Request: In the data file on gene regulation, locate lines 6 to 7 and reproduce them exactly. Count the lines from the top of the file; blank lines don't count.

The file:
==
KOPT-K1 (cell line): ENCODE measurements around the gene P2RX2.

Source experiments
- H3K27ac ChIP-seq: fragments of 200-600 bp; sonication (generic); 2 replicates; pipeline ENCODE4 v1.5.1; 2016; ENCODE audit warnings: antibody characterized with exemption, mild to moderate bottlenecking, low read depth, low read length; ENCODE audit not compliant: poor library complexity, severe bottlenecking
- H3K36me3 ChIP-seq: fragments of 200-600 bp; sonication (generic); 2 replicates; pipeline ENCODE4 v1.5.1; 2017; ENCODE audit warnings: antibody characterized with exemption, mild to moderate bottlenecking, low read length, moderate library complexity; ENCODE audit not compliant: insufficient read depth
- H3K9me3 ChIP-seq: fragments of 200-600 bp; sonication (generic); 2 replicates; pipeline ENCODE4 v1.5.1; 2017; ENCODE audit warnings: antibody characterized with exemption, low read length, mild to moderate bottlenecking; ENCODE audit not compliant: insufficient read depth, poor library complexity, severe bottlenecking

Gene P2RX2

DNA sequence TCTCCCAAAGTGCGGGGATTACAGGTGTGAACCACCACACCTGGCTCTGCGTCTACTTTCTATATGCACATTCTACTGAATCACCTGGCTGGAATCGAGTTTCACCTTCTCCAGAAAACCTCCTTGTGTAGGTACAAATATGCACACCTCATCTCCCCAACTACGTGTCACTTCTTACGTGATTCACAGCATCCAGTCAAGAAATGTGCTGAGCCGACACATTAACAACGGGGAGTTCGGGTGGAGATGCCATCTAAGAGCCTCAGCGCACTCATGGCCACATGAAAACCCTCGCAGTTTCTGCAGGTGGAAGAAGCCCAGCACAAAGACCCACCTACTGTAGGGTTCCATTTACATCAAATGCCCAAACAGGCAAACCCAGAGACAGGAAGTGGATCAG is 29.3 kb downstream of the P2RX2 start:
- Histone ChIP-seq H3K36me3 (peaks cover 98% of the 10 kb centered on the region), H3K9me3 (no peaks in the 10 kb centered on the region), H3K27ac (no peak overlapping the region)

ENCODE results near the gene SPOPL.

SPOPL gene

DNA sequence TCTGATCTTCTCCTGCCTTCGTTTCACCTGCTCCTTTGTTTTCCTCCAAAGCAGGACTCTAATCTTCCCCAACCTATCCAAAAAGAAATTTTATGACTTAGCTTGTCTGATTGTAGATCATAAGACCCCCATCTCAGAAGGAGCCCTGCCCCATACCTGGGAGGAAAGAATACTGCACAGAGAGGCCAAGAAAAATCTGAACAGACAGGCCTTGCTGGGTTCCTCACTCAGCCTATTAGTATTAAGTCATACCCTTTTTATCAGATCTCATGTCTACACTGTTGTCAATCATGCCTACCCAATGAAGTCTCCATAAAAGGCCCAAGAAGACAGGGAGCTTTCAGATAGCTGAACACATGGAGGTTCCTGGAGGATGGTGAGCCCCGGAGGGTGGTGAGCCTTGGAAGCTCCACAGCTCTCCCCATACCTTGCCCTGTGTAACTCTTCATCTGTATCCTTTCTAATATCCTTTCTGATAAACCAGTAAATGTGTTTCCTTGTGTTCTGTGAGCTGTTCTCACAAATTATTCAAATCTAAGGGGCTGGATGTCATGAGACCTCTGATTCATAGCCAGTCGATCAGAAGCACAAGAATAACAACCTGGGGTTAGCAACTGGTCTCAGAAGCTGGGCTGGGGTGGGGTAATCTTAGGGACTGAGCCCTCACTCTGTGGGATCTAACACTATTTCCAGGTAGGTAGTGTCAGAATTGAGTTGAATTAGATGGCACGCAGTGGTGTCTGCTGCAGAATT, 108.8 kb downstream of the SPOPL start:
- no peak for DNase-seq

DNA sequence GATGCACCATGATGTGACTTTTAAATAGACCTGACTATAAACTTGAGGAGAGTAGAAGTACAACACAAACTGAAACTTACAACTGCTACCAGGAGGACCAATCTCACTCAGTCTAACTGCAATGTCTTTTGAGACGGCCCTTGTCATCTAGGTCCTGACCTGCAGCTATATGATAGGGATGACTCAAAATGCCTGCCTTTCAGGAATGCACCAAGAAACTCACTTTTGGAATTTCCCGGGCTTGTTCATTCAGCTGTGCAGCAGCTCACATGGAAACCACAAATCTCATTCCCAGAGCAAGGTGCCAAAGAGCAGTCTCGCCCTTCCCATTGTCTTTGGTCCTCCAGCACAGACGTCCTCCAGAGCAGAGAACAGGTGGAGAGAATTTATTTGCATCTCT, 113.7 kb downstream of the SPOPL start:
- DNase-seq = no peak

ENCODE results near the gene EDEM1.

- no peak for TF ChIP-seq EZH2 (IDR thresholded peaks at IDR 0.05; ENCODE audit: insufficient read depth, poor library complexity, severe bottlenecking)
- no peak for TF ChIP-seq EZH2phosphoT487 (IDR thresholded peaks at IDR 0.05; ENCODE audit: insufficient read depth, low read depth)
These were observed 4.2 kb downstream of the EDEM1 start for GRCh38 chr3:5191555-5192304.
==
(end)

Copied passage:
Gene P2RX2

DNA sequence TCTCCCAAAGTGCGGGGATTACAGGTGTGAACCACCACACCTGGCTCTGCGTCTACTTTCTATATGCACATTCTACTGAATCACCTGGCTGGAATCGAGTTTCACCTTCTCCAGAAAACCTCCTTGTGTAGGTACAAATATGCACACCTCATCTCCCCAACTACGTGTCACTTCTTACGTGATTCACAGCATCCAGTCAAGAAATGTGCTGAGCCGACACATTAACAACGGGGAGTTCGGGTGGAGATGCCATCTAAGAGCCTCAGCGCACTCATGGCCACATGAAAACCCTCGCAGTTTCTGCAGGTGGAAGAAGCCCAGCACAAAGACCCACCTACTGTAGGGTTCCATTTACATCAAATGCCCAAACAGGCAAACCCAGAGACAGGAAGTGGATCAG is 29.3 kb downstream of the P2RX2 start: